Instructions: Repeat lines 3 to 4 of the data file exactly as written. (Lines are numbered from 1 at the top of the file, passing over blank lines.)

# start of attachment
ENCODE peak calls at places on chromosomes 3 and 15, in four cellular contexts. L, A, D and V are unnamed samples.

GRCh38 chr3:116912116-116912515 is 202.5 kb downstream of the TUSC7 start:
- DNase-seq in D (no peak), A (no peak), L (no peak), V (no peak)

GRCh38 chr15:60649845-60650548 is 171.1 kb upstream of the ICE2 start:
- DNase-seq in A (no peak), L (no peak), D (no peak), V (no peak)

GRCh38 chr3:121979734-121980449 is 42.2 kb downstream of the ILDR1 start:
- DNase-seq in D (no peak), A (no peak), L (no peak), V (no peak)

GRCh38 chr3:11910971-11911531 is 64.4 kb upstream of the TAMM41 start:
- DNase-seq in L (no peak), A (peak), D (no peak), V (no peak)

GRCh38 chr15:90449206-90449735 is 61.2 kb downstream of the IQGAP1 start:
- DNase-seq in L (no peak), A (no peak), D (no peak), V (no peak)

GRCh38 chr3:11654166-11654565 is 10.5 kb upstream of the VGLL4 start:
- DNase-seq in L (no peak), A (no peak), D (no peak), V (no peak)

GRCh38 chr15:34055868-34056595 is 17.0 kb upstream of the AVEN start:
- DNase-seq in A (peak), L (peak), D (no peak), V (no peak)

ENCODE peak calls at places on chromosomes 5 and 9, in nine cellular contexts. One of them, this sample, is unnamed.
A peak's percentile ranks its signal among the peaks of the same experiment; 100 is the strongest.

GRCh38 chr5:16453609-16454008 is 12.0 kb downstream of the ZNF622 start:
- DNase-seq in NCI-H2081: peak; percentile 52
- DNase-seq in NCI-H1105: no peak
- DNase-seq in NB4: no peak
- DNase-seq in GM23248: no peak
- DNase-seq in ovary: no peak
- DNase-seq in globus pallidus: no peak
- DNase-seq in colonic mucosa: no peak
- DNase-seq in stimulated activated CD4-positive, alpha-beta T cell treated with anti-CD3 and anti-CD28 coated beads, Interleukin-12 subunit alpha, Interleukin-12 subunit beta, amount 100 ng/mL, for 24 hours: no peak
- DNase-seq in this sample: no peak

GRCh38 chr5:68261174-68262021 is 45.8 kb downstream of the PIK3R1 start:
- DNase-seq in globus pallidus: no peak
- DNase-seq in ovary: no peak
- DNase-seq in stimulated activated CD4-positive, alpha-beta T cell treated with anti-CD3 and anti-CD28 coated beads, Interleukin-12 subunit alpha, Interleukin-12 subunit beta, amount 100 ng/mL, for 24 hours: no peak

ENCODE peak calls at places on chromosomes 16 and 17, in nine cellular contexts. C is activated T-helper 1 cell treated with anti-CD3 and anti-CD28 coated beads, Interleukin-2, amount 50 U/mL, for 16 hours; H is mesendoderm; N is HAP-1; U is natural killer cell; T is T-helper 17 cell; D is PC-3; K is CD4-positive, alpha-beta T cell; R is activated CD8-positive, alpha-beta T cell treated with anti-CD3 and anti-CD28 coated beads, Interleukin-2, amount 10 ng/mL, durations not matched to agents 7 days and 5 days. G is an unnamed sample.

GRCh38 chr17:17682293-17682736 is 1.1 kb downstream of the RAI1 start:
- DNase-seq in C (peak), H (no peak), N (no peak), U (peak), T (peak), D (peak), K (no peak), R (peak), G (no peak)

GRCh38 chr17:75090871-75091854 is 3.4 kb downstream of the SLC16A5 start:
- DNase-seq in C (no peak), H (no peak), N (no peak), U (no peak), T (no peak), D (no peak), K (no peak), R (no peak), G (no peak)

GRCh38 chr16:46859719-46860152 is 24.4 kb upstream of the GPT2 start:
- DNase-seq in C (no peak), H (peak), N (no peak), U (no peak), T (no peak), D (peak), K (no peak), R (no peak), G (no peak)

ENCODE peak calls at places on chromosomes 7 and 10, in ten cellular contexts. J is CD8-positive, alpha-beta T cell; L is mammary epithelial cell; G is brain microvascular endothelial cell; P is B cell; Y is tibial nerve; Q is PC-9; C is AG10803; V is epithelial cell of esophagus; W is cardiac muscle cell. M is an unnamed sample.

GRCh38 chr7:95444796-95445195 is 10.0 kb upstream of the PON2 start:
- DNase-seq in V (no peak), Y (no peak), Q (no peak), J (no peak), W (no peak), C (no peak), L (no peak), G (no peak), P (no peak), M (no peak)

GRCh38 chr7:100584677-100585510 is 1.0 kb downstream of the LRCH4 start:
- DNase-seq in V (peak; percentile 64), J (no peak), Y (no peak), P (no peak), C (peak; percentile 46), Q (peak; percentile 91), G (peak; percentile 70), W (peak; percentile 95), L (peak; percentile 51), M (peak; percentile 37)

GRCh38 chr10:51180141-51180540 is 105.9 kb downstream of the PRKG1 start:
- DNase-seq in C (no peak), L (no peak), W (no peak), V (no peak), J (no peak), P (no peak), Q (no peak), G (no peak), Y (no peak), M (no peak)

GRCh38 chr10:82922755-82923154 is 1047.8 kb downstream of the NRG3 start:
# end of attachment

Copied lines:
- DNase-seq in D (no peak), A (no peak), L (no peak), V (no peak)

GRCh38 chr15:60649845-60650548 is 171.1 kb upstream of the ICE2 start: